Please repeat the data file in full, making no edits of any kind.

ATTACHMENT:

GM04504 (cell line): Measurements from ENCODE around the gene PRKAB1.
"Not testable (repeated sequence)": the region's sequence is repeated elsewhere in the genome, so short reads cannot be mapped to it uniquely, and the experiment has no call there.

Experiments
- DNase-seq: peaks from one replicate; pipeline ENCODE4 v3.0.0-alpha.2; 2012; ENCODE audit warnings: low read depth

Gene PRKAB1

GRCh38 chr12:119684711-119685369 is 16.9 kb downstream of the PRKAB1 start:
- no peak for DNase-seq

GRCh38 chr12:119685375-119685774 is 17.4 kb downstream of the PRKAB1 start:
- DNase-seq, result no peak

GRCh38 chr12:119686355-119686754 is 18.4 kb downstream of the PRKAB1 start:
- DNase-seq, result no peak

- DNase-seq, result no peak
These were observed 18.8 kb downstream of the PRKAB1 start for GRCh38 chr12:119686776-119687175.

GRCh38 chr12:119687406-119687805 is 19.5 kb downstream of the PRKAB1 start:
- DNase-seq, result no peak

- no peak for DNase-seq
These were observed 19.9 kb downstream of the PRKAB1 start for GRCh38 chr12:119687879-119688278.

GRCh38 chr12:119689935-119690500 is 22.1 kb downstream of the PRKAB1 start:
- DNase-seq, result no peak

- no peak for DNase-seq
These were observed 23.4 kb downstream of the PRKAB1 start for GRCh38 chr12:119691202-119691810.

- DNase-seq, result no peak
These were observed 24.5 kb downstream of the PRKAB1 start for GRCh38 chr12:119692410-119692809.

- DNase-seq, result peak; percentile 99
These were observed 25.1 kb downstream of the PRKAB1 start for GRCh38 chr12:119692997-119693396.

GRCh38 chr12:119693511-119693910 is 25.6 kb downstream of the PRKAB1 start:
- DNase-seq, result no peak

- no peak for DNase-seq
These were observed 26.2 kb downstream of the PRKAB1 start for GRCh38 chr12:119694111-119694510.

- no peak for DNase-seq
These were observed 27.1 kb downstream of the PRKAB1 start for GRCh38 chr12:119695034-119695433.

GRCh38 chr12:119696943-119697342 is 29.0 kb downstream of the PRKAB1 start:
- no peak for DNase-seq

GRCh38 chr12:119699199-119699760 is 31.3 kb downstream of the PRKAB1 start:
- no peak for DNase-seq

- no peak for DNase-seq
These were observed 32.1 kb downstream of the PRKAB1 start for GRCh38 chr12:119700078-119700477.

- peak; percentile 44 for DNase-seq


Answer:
GM04504 (cell line): Measurements from ENCODE around the gene PRKAB1.
"Not testable (repeated sequence)": the region's sequence is repeated elsewhere in the genome, so short reads cannot be mapped to it uniquely, and the experiment has no call there.

Experiments
- DNase-seq: peaks from one replicate; pipeline ENCODE4 v3.0.0-alpha.2; 2012; ENCODE audit warnings: low read depth

Gene PRKAB1

GRCh38 chr12:119684711-119685369 is 16.9 kb downstream of the PRKAB1 start:
- no peak for DNase-seq

GRCh38 chr12:119685375-119685774 is 17.4 kb downstream of the PRKAB1 start:
- DNase-seq, result no peak

GRCh38 chr12:119686355-119686754 is 18.4 kb downstream of the PRKAB1 start:
- DNase-seq, result no peak

- DNase-seq, result no peak
These were observed 18.8 kb downstream of the PRKAB1 start for GRCh38 chr12:119686776-119687175.

GRCh38 chr12:119687406-119687805 is 19.5 kb downstream of the PRKAB1 start:
- DNase-seq, result no peak

- no peak for DNase-seq
These were observed 19.9 kb downstream of the PRKAB1 start for GRCh38 chr12:119687879-119688278.

GRCh38 chr12:119689935-119690500 is 22.1 kb downstream of the PRKAB1 start:
- DNase-seq, result no peak

- no peak for DNase-seq
These were observed 23.4 kb downstream of the PRKAB1 start for GRCh38 chr12:119691202-119691810.

- DNase-seq, result no peak
These were observed 24.5 kb downstream of the PRKAB1 start for GRCh38 chr12:119692410-119692809.

- DNase-seq, result peak; percentile 99
These were observed 25.1 kb downstream of the PRKAB1 start for GRCh38 chr12:119692997-119693396.

GRCh38 chr12:119693511-119693910 is 25.6 kb downstream of the PRKAB1 start:
- DNase-seq, result no peak

- no peak for DNase-seq
These were observed 26.2 kb downstream of the PRKAB1 start for GRCh38 chr12:119694111-119694510.

- no peak for DNase-seq
These were observed 27.1 kb downstream of the PRKAB1 start for GRCh38 chr12:119695034-119695433.

GRCh38 chr12:119696943-119697342 is 29.0 kb downstream of the PRKAB1 start:
- no peak for DNase-seq

GRCh38 chr12:119699199-119699760 is 31.3 kb downstream of the PRKAB1 start:
- no peak for DNase-seq

- no peak for DNase-seq
These were observed 32.1 kb downstream of the PRKAB1 start for GRCh38 chr12:119700078-119700477.

- peak; percentile 44 for DNase-seq